The underwater world is like a blue watery canvas ready and waiting for your creative ideas.
Of course there’s marine life and natural formations like rocks and coral to photograph but adding your own subject to a scene brings a new life to working with water, one that can push your creative boundaries and inspire a new approach to photography.
Back in 2009 I introduced the concept of ‘Water and the Wedding Dress’ to my clients who were interested in jumping in the ocean the day after their wedding. It was one of the best things I did not only for my business but my creativity because it gave me a new outlet to try ideas and to challenge myself with an uncontrollable element like the sea. The idea saw me photograph brides on the Great Barrier Reef, in Thailand, the Cook Islands and the Mediterranean Sea and then led developing The World from The Water focusing on split-level landscape photographs. Sorry for the trip down memory lane…I just love thinking about all those underwater photoshoots where we came out looking like out of breath sea monsters but underwater, everything was serene and picture perfect!
When photographing in the water you can plan for ideal conditions but sometimes, waves will have other ideas and you’ll end up shooting in currents, unfavourable clarity or you might simply just not be swimming great that day. This however forms part of my obsession with underwater photography, you never know what will happen once you jump in the water, which is exciting, motivating and a constant creative challenge.
Underwater Portrait on the Great Barrier Reef
I recently revisited the concept of underwater wedding photography but this time with my sister in a beautiful ivory dress at Hardy Reef in the Whitsundays. Not necessarily focusing on the images being wedding portraits, instead just a girl in a dress dancing in the clear waters of the Great Barrier Reef.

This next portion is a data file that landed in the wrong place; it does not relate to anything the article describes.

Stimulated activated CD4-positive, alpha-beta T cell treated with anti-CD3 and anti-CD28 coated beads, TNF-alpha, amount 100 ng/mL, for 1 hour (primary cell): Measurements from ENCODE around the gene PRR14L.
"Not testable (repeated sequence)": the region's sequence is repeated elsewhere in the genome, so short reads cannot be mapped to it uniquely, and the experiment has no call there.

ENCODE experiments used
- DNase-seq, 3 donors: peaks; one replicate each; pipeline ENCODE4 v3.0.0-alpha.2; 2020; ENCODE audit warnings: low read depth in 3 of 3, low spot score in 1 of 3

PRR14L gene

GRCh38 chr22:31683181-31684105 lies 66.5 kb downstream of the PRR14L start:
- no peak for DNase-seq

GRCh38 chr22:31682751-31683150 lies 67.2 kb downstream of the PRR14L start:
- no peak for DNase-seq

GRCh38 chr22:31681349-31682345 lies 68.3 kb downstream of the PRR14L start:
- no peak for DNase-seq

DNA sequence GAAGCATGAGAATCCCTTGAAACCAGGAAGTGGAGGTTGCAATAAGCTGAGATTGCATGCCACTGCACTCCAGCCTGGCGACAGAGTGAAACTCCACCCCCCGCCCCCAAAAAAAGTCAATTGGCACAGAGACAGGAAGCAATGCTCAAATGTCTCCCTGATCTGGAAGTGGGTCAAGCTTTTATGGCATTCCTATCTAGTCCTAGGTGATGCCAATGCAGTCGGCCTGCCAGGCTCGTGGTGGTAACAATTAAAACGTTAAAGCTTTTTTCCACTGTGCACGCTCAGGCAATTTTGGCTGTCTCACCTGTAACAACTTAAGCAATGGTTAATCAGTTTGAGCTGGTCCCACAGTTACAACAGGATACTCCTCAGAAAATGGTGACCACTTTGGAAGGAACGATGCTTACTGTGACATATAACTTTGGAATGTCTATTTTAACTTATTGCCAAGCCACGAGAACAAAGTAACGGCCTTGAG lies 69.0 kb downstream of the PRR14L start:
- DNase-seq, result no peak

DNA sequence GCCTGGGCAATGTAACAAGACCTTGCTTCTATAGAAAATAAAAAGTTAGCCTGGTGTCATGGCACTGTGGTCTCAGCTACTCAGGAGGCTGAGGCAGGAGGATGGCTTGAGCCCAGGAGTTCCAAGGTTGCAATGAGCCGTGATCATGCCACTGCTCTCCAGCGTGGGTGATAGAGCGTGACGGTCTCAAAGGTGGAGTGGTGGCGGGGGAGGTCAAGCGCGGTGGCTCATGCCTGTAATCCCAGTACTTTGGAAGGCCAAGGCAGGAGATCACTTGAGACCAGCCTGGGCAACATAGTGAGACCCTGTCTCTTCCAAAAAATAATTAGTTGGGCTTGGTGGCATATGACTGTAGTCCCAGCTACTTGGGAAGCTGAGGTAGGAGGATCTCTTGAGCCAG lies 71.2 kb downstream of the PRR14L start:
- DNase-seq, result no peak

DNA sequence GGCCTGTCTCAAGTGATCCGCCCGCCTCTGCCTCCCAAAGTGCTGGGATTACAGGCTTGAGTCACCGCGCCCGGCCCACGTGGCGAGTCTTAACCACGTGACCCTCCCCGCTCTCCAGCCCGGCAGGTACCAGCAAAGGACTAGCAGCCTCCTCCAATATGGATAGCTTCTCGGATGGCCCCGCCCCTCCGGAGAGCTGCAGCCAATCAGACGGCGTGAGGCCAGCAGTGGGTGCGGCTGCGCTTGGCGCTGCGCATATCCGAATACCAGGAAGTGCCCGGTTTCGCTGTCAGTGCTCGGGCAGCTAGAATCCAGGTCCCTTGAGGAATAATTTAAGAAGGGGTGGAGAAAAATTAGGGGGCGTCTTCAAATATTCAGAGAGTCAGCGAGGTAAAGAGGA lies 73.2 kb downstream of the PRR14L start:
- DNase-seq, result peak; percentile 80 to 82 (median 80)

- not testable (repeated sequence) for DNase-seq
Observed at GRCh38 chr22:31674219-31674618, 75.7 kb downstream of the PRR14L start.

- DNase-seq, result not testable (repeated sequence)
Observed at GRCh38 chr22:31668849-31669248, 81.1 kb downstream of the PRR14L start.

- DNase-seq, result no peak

The moment we got in the water and I saw that dress flowing my mind went right back to the first photoshoot back in 2009. Water is without a doubt my favourite element to work with.
Diving down again and again, we tested various angles and poses but more often than not, it was the times I let her just float and dance as I swam beneath and around that worked the best. Photographing someone underwater is all about letting them get comfortable with the environment but also allowing time to see how the material is flowing in the water.
Below is a series of images taken last week in the afternoon light on Hardy Reef around 3pm, then again in the morning light from 8-9am. These times work beautifully because sunlight peeks through the surface and illuminates the scene below. Overhead light in the middle of the day can work too, but the colours will be more vibrant and punchy…a little less romantic than in the morning and afternoon.
A big thank you to my little mermaid Emily x
Read more about ‘Setting the Scene – Underwater Photography’.
Underwater Photography Equipment
To capture these images I used my Olympus OM-D E-M1 MKII paired with the 7-14mm f2.8 M.Zuiko PRO lens which is ideal for shooting underwater landscapes and portraits. The housing shown in the behind the scenes shot below is the PT-EP14 which is designed specifically for the E-M1 MKII meaning all the buttons line up, allowing me to change settings and adjust functions while underwater.
During this trip we also used the Olympus TG-5 which has some surprising features for a little tough camera! If you’re not ready to invest in a complete underwater housing for your camera, getting comfortable with shooting underwater can be a great place to start and a camera like the TG-5 will help you build up confidence while photographing in the water.
All imagery featured above was taken in the waters beneath the Heart Pontoon on Hardy Reef, Queensland, Australia. You can find out more about this location by visiting Cruise Whitsundays or Tourism Whitsundays.
Hello! I’m the founder and photographer behind The Wandering Lens.
With 17+yrs experience as a professional travel and landscape photographer, all advice found on this site is from my personal experience on the road. I hope it’s useful for your own travels and would love to hear in the comments about your trips and experiences around the world.